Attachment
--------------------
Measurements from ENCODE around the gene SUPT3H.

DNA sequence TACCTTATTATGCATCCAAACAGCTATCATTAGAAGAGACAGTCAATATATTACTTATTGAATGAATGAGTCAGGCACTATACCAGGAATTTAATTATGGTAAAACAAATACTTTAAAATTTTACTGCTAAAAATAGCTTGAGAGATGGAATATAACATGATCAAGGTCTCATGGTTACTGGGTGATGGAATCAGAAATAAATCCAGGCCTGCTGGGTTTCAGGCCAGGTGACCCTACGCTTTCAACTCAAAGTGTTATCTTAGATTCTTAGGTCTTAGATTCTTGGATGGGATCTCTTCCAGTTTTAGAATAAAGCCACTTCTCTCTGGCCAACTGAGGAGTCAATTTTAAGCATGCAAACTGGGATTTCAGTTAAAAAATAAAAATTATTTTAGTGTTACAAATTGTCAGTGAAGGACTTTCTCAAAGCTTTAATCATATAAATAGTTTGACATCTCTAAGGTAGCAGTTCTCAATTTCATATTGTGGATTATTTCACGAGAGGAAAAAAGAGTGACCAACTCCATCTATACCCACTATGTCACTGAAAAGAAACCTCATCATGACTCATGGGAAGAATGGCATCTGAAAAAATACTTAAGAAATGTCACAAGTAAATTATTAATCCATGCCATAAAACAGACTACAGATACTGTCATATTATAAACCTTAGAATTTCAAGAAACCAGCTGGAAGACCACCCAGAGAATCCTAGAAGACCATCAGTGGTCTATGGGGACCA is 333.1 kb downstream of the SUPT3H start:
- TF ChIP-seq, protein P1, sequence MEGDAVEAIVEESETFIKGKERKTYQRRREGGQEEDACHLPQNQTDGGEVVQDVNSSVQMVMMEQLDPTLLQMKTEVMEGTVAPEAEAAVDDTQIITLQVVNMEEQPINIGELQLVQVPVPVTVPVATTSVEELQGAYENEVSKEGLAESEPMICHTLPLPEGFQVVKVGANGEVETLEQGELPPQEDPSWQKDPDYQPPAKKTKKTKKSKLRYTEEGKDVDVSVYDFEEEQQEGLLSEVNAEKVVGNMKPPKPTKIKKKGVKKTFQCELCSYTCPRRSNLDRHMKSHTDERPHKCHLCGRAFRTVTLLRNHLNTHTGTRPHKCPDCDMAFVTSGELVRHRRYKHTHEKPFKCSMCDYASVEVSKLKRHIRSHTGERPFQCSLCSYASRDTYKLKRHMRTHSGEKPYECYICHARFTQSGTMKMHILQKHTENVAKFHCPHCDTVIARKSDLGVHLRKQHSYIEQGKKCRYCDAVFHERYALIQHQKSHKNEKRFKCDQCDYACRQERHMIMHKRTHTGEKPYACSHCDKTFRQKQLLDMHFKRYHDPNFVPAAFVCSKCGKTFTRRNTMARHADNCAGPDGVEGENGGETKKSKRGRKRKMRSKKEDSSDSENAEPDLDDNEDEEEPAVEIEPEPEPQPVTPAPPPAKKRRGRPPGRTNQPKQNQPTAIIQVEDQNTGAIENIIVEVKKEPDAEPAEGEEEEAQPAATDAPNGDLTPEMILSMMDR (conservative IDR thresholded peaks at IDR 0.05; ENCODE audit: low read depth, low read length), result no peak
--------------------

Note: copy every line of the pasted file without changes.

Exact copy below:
Measurements from ENCODE around the gene SUPT3H.

DNA sequence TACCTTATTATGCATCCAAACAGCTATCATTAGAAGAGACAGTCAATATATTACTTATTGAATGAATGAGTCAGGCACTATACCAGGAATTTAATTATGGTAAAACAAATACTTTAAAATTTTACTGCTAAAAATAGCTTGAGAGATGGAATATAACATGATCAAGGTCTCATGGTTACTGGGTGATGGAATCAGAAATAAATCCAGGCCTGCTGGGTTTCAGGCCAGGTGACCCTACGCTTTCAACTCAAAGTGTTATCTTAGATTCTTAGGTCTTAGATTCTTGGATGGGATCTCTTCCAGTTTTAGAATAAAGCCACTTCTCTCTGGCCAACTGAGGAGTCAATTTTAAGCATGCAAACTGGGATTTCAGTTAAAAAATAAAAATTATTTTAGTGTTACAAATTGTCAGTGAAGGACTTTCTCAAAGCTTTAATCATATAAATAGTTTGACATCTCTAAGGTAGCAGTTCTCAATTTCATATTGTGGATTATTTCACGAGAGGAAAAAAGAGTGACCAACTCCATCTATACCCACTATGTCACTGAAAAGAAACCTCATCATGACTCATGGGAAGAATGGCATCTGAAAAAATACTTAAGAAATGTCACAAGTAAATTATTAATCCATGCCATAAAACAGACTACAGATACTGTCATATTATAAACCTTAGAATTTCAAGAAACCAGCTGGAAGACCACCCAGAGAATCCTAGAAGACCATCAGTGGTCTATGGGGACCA is 333.1 kb downstream of the SUPT3H start:
- TF ChIP-seq, protein P1, sequence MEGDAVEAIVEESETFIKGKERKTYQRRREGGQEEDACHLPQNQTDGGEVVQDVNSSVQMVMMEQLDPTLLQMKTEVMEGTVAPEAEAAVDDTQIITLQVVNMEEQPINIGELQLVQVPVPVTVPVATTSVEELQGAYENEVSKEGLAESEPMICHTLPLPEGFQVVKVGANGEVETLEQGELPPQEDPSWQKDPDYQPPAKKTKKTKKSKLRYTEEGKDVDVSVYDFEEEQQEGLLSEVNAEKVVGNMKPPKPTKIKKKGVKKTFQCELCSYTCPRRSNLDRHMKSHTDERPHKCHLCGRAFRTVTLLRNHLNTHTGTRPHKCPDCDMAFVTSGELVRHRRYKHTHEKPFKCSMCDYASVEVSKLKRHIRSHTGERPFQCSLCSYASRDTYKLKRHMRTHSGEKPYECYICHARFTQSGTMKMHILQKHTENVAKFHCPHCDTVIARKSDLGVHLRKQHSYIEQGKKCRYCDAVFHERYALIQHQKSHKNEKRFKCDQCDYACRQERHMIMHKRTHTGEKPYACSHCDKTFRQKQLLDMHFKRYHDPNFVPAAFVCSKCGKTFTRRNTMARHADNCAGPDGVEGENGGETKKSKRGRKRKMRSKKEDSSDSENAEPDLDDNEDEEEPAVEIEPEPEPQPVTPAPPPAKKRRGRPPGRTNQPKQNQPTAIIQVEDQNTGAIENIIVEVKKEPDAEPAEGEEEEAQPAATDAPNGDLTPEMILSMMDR (conservative IDR thresholded peaks at IDR 0.05; ENCODE audit: low read depth, low read length), result no peak